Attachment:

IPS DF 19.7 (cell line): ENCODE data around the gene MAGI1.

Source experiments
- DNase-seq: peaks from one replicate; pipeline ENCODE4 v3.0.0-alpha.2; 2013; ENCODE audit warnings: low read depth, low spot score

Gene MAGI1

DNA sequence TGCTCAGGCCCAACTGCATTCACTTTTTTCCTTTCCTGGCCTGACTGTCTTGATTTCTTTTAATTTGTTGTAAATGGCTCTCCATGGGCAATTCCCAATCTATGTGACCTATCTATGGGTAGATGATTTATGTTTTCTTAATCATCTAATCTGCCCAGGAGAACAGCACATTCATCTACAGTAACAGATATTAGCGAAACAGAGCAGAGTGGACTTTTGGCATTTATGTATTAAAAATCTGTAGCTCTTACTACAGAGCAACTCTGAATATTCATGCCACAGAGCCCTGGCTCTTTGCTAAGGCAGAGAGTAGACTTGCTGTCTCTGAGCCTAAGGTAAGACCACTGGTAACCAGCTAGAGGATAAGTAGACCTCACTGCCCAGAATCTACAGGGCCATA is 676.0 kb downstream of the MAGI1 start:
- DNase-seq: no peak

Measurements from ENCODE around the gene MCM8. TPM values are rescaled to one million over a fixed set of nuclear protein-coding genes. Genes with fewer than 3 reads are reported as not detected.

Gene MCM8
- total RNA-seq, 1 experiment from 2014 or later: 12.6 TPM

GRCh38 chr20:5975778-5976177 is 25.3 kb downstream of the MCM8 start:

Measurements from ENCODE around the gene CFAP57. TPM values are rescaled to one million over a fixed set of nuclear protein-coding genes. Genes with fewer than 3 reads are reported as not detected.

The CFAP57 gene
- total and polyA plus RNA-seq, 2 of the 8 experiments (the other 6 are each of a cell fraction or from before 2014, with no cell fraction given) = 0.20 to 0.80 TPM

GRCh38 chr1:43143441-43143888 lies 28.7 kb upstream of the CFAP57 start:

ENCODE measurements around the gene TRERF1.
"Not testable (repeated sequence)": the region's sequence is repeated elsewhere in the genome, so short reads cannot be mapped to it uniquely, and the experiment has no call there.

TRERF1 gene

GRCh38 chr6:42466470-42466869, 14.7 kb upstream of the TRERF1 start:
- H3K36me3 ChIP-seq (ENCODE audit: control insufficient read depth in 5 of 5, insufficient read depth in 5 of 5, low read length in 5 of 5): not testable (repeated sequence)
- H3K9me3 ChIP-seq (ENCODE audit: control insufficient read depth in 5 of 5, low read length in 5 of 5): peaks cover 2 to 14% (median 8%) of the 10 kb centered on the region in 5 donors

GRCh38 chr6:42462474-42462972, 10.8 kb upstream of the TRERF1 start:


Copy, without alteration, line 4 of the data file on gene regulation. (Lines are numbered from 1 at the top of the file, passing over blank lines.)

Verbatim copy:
Gene MAGI1